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Week 32

 

  1. The term “kiln atmosphere” is used to define the character of the heat distribution and the amount of _________________ inside the firing chamber during the course of a firing.

    1. sulfides

    2. carbon

    3. oxygen

    4. nitrogen

  2. Stained surface are __________________ . What you see before firing looks very much like the final product. This is important to those who don't like the transformation that glazes undergo during firing.

    1. Glossy in surface

    2. Hide clay/making imperfections

    3. WYSIWYG

    4. excellent sealants for functional ware

  3. ________________is crucial to the look of the glaze. Crystals seem to form at temperatures between 1800-1500F in a kiln that is ________________properly.

    1. Cooling

    2. Heating

    3. Water smoking

    4. Candling

  4. When firing opalescent glazes, a ________________firing recommended to achieve the opalescent character. It is recommended that opalescent glazes be applied in multiple coatings over a dark clay body.

    1. slow

    2. fast

    3. reduction

    4. incremental

 

This weeks questions come from Electric Kiln Ceramics A Guide to Clays and Glazes, by Richard Zakin, c.2004 Third Edition, krause Publications.

 

Note from Pres:The first edition of this book(which I have) was one of a tide of firsts entering into electric kiln ceramics and mid-fire clay bodies and glazes. Much of the information is available elsewhere, but Richard Zakin was much a pioneer here with his first edition. The 3rd edition is even better.

 

 

Answers:

  1. 3. oxygen-The term “kiln atmosphere” is used to define the character of the heat distribution and the amount of oxygen inside the firing chamber during the course of a firing. The kiln atmosphere has a very strong influence on the look of the Work. The design of the electric kiln encourages very consistent heat conditions throughout the firing chamber and allows an ample flow of oxygen into the chamber at all times.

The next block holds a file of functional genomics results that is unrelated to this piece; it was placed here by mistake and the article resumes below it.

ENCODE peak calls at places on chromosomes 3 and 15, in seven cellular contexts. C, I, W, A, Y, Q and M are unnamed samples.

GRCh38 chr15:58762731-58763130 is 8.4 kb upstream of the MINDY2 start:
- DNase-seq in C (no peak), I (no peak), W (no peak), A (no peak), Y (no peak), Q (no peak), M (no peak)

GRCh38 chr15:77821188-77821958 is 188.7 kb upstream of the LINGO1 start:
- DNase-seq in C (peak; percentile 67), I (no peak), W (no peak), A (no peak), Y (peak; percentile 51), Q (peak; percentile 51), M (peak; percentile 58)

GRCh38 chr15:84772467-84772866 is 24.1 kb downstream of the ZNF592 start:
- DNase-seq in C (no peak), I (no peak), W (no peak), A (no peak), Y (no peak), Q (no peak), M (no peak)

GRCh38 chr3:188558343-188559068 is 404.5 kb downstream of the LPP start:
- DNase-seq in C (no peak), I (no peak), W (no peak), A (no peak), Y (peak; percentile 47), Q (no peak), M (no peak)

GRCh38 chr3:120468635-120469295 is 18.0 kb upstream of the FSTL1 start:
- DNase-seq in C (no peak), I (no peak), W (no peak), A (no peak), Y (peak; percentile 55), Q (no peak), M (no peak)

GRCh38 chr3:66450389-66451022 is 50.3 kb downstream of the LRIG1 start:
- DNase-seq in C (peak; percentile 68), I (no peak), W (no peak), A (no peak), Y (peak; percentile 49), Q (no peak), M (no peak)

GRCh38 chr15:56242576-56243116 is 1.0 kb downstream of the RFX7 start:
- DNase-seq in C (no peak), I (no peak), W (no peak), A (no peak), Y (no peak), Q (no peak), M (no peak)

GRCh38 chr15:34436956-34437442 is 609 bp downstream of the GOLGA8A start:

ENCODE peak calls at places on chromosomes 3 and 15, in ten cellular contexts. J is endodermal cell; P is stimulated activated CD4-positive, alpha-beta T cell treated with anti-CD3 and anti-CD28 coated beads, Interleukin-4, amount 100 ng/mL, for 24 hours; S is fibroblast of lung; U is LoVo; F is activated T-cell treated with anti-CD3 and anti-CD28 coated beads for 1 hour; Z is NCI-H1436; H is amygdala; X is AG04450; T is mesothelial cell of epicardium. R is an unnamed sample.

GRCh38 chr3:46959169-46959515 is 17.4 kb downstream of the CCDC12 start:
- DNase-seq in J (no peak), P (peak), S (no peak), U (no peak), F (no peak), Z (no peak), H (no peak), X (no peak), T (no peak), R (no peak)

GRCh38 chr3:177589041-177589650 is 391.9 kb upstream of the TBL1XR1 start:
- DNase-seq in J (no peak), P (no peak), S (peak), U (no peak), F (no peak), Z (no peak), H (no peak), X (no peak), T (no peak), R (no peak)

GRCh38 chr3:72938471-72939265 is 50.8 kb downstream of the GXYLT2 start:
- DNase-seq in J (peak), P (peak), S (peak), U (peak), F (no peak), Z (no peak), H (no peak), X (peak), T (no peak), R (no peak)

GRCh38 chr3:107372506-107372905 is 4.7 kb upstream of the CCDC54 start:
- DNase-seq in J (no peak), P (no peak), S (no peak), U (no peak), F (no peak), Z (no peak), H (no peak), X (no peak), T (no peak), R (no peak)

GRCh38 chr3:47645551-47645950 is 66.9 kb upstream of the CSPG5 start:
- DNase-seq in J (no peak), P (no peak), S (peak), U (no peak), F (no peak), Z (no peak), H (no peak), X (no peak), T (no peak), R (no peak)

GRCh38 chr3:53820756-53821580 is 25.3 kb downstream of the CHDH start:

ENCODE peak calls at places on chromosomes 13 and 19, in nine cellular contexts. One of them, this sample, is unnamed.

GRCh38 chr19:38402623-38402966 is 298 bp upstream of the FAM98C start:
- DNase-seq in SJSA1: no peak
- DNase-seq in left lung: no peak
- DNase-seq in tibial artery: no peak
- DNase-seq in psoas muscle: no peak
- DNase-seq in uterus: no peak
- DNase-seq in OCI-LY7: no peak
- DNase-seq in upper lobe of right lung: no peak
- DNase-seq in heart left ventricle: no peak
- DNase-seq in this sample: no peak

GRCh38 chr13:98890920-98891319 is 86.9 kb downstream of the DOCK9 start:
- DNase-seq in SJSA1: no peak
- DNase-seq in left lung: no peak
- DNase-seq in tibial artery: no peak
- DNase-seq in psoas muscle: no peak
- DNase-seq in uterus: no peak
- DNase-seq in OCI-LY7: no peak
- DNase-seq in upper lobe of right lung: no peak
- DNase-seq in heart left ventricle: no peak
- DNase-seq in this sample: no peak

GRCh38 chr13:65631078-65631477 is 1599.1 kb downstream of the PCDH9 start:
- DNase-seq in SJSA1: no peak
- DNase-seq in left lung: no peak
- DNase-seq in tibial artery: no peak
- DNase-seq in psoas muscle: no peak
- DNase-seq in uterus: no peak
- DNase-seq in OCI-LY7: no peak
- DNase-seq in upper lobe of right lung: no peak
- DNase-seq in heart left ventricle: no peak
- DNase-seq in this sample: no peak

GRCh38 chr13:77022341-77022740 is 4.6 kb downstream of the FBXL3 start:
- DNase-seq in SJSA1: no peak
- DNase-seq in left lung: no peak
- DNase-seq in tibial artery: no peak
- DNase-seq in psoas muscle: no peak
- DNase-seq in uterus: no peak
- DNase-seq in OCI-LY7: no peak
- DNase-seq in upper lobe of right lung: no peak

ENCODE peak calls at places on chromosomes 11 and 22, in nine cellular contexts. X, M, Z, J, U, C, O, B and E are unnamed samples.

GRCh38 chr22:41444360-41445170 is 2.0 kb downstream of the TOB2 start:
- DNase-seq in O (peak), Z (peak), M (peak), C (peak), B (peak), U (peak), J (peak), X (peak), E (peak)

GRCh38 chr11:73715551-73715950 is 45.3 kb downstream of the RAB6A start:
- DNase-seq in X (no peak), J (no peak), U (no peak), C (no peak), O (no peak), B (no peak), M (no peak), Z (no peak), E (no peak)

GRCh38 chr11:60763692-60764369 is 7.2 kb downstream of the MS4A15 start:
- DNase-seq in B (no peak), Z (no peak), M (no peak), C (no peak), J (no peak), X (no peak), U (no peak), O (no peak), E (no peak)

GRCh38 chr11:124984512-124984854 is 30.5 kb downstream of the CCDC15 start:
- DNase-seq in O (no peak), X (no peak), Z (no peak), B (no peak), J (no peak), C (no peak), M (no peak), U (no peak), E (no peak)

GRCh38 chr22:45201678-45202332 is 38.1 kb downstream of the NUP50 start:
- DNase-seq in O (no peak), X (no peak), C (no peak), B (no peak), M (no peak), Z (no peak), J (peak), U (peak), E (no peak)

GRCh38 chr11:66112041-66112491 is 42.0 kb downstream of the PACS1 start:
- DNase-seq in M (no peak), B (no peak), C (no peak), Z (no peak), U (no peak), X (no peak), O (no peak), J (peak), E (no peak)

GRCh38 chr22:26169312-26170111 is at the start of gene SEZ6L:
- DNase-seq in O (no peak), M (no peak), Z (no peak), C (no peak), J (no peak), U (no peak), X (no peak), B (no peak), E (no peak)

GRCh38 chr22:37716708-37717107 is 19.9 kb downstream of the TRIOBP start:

2. 3. WYSIWYG-Stained surfaces have a number of significant advantages:

    • They are very simple to use.

    • These surfaces are WYSIWYG (What you see is What you get). What you see before firing looks very much like the final product. This is important to those who don’t like the transformation glazes undergo during firing.

    • They Work well alone or in combination with slips and glazes.

    • The color is excellent when fired in the electric kiln.

    • Because they don’t cover or obscure the clay body, relief and engraved or impressed imagery is shown to good advantage.

    • They are more consistent and reliable than most ceramic surfaces.

  1. 1. Cooling- Extend the cooling cycle of your firings. Cooling is crucial to the look of the glaze. Crystals seem to form most at temperatures between 1800F. To 1500F. In a kiln that is cooling slowly. Even at lower temperatures, however, color and texture respond to slow cooling.

  2. 2. Fast-Opalescent glazes have a high gloss and a strong metallic and opalescent character. A fast firing is recommended to encourage the opalescent effect. It is recommended that opalescent glazes be applied in multiple coatings over a dark clay body. They flow a good deal and their color can vary due to this glaze flow, from thin in such areas as the edges of the form, to thick where they have had a chance to pool. These color changes have appeal because they create an interesting play of light and dark.

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I'm going with 3-3-1-1, tho I 'm not sure about developing opalescence--I wonder if there is a difference between electric firing and other methods. 

 

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Yeah for all of us nerds from the early days of computers when printouts would look so much different from screen documents WYSIWYG was a great step forward in that what you saw on screen was what you got printed out. Usually used in reference to word processors, it also came to spreadsheets and all sorts of other documents.

 

best,

Pres

Marcia Selsor likes this

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my first computer was a Commadore 64. Then an Apple 512. I taught computer graphics by having to use commands to draw a line in the late 70s.

Not sure I ever saw wysiwyg used. I though maybe Glaze Nerd had a new phrase.

Marcia

 

Pres likes this

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